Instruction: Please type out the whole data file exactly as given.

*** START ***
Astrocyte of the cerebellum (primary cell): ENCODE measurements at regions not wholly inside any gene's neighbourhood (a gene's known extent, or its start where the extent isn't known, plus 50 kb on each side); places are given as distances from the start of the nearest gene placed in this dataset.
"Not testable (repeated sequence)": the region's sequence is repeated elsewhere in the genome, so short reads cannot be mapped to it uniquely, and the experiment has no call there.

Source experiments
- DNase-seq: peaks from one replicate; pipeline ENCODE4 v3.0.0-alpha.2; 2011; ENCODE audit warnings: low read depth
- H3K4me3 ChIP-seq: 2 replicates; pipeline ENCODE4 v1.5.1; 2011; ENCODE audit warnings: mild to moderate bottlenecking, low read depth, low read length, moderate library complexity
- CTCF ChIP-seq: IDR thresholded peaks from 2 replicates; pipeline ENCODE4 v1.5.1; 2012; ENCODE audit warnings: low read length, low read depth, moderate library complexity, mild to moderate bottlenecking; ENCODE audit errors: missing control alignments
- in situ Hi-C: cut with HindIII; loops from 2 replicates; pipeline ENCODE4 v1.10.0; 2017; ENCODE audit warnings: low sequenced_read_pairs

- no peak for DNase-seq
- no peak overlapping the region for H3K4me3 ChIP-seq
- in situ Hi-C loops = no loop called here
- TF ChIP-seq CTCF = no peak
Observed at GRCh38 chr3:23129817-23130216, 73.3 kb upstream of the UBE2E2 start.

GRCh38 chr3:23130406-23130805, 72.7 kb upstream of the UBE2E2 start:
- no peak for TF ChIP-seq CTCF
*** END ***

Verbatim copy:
Astrocyte of the cerebellum (primary cell): ENCODE measurements at regions not wholly inside any gene's neighbourhood (a gene's known extent, or its start where the extent isn't known, plus 50 kb on each side); places are given as distances from the start of the nearest gene placed in this dataset.
"Not testable (repeated sequence)": the region's sequence is repeated elsewhere in the genome, so short reads cannot be mapped to it uniquely, and the experiment has no call there.

Source experiments
- DNase-seq: peaks from one replicate; pipeline ENCODE4 v3.0.0-alpha.2; 2011; ENCODE audit warnings: low read depth
- H3K4me3 ChIP-seq: 2 replicates; pipeline ENCODE4 v1.5.1; 2011; ENCODE audit warnings: mild to moderate bottlenecking, low read depth, low read length, moderate library complexity
- CTCF ChIP-seq: IDR thresholded peaks from 2 replicates; pipeline ENCODE4 v1.5.1; 2012; ENCODE audit warnings: low read length, low read depth, moderate library complexity, mild to moderate bottlenecking; ENCODE audit errors: missing control alignments
- in situ Hi-C: cut with HindIII; loops from 2 replicates; pipeline ENCODE4 v1.10.0; 2017; ENCODE audit warnings: low sequenced_read_pairs

- no peak for DNase-seq
- no peak overlapping the region for H3K4me3 ChIP-seq
- in situ Hi-C loops = no loop called here
- TF ChIP-seq CTCF = no peak
Observed at GRCh38 chr3:23129817-23130216, 73.3 kb upstream of the UBE2E2 start.

GRCh38 chr3:23130406-23130805, 72.7 kb upstream of the UBE2E2 start:
- no peak for TF ChIP-seq CTCF